Last edited: Jun 23, 2017
  12. Derrel

    Derrel Mr. Rain Cloud

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    When a lens is extended way out and focused at very close distances, there is typically a fair to large amount of focal length lost. That is NOT a "problem" nor a "fault", but it is something to consider; for example, my Tamron 90mm loses quite a bit of focal length at its closest focusing distance (Minimum Focusing Distance, or MFD), and is as I recall, effectively a 73mm lens at MFD.

    Loss of effective focal length helps keep the maximum aperture from dropping too much....a typical 60mm f/2.8 macro from Nikon when extended way out and focsed at MFD might drop to an effective f/5.6 maximum aperture..or two full stops'less than at Infinity; this is one reason to select a LONGER than expected macro lens, for many people.

    The issue is that at close range, when one's 60mm lens might drop to say a 50mm effective focal length, the angle of view BEHIND a close-up subject grows wider; the longer a macro lens, the easier it is for controlling the angle of view BEHIND close-up subjects...in my book, the shorter macros (50,55,60mm) are best for moderate-distance close-in shooting (3,4,5 up to 10 feet) and copy work, small-scale landscapes, gardening and botanical pictures, and so on; the 100 and 105mm lenses have a much narrower angle of view; the longer macros like the 150,180mm, and 200mm macros made by Sigma or Canon or Nikon, might be the best for insects, butterflies, and so on.

    How FAR you want to be from the subject is an issue too...you can get a 1/2 life-size photo with a 60mm, a 105mm, or 180mm macro...but the 180mm will be 1/2 life-size from like 36 inches, and 1:1 at 18 inches...the 60mm will be 1/2 life size at 12 inches, and 1:1 at like 6 inches (all measurements of this type are made from the FOCAL plane, and NOT from the lens front!). These are rough figures, with relative distances--not exact, scientific figures, but the Sigma 180mm macro was 1:1 magnification at 18 inches from film plane for me.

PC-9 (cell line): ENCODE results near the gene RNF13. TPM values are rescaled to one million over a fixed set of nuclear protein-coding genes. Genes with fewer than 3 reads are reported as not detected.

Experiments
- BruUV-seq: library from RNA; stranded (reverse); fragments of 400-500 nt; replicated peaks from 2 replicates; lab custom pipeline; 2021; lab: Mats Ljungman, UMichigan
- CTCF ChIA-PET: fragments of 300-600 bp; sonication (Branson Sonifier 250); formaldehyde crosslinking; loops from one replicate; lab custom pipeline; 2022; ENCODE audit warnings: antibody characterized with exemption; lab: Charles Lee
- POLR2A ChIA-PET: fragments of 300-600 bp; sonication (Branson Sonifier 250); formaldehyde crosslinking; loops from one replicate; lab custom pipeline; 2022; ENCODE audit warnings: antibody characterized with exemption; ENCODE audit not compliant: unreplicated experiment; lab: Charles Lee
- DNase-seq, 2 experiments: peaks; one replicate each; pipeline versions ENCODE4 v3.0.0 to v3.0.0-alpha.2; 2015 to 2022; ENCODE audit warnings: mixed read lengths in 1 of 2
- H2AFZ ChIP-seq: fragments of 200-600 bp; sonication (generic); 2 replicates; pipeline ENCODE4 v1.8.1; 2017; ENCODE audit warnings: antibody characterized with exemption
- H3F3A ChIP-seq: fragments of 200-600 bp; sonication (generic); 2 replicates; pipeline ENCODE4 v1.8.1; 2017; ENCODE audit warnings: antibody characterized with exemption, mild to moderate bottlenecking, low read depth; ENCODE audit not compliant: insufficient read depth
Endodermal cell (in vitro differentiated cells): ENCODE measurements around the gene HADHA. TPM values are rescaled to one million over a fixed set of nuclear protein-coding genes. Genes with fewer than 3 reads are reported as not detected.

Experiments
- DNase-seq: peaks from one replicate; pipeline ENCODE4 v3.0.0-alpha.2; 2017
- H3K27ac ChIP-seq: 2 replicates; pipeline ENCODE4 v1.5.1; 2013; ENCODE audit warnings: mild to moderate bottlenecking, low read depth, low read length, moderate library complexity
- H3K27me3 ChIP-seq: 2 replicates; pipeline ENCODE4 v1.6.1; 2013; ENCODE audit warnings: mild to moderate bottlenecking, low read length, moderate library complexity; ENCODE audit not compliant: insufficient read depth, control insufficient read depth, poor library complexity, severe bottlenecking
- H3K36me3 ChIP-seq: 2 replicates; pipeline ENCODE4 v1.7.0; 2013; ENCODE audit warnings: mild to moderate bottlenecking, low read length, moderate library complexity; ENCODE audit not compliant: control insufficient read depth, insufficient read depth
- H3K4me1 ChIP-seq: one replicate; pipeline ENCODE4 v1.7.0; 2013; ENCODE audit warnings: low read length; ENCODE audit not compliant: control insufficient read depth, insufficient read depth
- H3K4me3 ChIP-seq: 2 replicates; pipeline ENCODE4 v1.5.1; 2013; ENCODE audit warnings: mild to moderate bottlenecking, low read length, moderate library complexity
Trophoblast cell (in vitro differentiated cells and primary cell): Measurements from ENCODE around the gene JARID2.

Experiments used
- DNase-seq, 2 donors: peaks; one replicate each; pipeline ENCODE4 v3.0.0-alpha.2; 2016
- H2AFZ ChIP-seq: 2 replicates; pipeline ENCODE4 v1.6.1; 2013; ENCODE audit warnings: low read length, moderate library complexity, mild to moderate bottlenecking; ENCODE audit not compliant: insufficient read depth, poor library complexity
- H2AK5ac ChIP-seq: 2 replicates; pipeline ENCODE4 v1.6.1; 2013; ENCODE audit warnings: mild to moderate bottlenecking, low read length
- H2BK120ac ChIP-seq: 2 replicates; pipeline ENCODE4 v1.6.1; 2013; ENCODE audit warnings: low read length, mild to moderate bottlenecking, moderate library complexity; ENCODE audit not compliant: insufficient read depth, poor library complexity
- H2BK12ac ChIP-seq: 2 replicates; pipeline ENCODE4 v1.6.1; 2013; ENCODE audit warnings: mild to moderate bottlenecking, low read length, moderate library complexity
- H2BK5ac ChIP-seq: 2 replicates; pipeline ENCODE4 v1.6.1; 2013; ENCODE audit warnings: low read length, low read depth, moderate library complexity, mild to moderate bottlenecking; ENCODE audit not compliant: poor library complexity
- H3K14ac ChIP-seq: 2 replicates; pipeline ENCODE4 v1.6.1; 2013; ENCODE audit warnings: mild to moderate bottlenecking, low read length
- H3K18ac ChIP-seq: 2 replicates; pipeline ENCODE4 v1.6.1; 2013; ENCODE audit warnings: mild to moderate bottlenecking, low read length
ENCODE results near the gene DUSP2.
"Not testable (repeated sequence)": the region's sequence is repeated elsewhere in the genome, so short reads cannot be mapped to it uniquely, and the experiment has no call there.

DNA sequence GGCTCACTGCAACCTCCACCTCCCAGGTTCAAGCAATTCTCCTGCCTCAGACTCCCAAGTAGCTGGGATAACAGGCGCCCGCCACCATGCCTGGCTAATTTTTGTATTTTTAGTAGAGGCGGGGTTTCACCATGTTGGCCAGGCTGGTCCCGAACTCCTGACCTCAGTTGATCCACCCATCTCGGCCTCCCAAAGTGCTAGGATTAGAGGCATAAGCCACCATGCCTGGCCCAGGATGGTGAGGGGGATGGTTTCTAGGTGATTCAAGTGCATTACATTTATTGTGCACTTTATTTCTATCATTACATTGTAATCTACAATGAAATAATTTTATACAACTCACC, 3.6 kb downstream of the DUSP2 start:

When using flash on-camera or on-bracket---the LONGER the distance the flash is from the subject makes flash exposure and the right f/stop much easier to control accurately than when the lens (and flash!) is 4,5,6,7 inches from a subject.

    Personal preference: a 60mm macro even on a 1.5x camera is too SHORT a macro lens, unless you are shooting close-up work of artwork, 8x 11 inch documents, or botanicals with a desire to show the backdrop a bit....if you want a more-selective view bedind the close-in stuff, go with the longer macro lens, like the 90mm--even on APS-C format cameras. Just my opinion. I have owned 55,60,90,100,180mm macro lenses...I prefer the longer 180 over any of them.

    Lens work is dependent on how you wanrt the phoitos to look; sometimes one wants a wider angle of view BEHIND the close-up subject; other times a narrower angle of view behind the focused spot is desired....see Gary's shots above for good examples of how one can use a 60mm macro effectively on florals; there, the angle of view behind is only inches. Sometimes,like in a portrait shot, that could turn out to be multiple feet behind a subject if the distances are say 6 feet to the person and then 40 feet to the backdrop!
     
    Last edited: Jun 23, 2017